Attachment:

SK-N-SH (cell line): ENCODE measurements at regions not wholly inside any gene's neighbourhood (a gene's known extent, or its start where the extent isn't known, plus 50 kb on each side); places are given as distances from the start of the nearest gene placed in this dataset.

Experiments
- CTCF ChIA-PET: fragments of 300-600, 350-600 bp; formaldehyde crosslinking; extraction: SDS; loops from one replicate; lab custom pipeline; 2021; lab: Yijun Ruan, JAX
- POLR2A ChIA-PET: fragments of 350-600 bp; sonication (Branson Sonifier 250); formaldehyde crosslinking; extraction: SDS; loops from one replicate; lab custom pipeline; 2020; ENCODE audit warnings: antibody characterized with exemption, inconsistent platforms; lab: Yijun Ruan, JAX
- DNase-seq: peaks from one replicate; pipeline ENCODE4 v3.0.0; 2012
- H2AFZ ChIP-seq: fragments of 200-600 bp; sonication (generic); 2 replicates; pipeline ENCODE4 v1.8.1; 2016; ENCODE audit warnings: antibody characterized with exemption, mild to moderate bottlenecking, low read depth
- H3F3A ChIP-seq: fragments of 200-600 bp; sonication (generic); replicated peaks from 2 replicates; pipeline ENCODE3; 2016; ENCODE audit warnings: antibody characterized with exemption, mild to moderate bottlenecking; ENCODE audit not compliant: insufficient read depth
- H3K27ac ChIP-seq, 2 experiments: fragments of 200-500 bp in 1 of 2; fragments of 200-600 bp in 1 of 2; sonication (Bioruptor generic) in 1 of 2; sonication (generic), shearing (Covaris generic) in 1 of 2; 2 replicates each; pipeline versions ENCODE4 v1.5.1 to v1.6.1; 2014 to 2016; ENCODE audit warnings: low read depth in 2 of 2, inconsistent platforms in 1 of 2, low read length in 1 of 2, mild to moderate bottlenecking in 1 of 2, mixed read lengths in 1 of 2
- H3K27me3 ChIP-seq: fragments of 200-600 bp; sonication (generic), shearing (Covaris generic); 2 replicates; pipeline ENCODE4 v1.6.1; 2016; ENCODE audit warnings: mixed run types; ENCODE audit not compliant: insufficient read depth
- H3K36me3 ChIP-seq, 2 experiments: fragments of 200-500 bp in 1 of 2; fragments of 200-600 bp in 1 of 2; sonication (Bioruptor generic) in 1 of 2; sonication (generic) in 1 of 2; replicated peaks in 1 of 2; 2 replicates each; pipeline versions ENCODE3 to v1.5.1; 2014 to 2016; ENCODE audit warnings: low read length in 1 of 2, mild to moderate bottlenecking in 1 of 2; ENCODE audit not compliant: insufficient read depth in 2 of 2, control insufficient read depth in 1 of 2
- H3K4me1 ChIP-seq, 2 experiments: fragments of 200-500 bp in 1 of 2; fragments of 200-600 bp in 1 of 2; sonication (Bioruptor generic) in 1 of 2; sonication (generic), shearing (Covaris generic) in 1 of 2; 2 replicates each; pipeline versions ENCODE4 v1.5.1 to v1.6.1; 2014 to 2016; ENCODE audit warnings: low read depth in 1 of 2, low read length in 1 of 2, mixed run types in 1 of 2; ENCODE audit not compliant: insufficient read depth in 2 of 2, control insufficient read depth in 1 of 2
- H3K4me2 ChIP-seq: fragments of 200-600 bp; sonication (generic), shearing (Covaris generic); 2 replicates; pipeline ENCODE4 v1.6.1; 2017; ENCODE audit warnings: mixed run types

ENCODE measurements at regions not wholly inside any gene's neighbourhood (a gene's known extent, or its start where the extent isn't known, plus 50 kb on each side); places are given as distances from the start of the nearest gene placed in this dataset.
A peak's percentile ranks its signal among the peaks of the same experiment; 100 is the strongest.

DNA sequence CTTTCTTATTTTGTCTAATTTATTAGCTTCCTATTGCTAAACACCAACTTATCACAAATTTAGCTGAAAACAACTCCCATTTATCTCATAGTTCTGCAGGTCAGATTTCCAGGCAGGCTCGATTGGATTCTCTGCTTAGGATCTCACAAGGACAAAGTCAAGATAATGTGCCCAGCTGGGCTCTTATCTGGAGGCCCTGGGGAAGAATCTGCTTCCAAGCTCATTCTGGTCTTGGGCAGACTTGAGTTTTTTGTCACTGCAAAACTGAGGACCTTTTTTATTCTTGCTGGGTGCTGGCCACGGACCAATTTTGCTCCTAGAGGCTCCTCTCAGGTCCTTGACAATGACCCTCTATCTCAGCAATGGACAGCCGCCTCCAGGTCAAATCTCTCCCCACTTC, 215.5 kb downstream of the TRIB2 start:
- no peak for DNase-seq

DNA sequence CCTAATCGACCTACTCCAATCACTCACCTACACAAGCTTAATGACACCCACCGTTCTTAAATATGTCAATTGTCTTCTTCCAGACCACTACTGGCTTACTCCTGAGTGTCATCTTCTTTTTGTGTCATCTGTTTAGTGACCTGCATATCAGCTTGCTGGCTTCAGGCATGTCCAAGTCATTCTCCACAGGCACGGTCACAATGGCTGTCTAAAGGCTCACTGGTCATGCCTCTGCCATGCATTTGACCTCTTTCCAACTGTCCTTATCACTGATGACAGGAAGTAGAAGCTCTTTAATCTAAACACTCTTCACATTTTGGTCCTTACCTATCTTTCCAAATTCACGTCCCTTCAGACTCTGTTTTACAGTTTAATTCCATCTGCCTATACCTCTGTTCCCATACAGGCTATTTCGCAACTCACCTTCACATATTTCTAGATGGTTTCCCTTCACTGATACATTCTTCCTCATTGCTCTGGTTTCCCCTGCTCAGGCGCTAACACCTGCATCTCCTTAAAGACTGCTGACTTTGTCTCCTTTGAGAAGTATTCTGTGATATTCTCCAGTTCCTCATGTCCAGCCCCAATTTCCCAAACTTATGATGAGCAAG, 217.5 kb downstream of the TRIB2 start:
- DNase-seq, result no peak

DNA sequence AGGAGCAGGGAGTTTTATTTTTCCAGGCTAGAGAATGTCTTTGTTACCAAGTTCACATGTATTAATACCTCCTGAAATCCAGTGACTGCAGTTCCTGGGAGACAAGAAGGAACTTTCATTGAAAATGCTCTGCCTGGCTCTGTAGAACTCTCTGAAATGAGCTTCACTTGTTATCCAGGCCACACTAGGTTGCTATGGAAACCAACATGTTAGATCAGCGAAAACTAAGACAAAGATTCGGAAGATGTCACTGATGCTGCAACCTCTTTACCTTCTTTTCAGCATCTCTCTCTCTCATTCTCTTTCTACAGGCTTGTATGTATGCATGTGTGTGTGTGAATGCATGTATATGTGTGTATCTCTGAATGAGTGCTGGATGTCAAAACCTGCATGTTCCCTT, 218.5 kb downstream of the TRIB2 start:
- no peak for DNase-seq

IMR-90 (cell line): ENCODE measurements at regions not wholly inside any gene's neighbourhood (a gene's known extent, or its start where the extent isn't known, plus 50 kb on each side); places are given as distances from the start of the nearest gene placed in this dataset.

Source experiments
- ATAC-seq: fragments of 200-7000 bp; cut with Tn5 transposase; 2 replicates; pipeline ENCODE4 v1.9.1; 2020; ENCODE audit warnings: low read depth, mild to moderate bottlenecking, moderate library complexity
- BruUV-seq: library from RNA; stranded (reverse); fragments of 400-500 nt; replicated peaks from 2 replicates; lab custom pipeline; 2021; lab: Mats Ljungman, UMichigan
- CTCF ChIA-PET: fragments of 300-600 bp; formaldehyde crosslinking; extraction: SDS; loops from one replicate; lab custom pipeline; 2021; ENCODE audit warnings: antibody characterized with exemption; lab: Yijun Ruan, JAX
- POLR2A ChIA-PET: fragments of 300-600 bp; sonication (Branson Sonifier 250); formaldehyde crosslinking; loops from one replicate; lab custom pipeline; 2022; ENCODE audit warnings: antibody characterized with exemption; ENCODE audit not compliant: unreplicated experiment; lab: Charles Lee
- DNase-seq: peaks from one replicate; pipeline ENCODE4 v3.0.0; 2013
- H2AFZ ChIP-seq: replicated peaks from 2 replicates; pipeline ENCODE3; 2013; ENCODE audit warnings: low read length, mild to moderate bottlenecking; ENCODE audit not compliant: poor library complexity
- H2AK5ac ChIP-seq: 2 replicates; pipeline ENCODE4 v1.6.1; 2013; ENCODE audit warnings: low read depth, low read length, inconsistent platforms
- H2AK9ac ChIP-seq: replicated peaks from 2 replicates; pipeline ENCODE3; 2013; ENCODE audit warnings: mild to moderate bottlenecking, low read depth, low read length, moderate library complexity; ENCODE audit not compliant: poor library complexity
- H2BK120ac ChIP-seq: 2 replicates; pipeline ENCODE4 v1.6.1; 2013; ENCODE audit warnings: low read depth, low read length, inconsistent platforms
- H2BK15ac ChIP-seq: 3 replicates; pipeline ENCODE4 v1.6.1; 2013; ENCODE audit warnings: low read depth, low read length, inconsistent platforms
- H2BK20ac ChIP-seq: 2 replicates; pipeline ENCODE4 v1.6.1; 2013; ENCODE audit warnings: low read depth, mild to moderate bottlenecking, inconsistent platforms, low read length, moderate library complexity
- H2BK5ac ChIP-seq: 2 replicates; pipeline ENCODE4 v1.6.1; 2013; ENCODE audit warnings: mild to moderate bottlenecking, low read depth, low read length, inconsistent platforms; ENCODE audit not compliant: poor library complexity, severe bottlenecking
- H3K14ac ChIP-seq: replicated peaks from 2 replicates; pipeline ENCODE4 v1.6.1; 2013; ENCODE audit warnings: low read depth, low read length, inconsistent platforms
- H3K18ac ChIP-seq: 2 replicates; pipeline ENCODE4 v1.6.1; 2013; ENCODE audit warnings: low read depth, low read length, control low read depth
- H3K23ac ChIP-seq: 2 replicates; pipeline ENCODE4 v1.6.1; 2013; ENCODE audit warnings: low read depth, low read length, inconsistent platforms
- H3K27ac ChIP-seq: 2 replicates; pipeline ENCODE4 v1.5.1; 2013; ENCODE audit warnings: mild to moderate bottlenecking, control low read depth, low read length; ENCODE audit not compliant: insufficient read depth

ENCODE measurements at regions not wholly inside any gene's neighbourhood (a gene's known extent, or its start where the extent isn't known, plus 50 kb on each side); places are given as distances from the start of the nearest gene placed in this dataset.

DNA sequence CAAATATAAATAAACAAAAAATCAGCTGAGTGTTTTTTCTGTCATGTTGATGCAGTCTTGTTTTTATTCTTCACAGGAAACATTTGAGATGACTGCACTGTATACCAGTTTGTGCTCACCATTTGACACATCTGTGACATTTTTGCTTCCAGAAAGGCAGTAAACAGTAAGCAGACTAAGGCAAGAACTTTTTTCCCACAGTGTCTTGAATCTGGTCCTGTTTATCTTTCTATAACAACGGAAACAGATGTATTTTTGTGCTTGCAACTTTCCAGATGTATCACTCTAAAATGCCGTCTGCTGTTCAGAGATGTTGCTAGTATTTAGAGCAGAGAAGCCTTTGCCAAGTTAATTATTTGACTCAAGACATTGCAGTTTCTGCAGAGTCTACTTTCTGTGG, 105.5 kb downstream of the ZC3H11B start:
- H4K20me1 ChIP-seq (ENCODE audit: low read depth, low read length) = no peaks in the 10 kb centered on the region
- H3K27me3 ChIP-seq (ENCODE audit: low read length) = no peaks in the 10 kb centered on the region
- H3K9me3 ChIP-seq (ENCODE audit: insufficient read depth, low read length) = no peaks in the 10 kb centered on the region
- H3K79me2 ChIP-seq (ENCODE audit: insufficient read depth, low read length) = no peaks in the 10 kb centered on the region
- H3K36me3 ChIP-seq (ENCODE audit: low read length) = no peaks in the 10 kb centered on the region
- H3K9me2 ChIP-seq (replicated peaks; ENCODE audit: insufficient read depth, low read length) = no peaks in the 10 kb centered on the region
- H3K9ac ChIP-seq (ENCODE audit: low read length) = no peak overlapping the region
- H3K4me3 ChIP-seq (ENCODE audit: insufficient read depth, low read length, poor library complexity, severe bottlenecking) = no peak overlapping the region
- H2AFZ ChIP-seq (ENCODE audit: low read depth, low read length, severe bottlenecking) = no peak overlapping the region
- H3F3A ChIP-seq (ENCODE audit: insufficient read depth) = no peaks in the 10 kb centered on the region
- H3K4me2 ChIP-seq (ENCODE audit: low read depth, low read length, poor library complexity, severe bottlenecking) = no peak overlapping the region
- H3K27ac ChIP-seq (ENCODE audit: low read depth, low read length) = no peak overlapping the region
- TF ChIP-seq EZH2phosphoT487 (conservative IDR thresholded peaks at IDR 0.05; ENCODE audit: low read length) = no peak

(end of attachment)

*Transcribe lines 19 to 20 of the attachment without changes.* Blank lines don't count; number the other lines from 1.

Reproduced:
DNA sequence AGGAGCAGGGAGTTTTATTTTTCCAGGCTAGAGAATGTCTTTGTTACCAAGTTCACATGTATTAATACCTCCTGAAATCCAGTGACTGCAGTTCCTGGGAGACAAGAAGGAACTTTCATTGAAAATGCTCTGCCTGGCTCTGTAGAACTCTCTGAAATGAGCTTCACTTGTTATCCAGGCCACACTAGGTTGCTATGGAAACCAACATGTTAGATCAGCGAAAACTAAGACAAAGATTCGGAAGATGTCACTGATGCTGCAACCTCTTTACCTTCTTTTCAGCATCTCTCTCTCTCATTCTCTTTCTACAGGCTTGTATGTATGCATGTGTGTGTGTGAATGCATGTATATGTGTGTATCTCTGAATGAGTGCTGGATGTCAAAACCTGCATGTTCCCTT, 218.5 kb downstream of the TRIB2 start:
- no peak for DNase-seq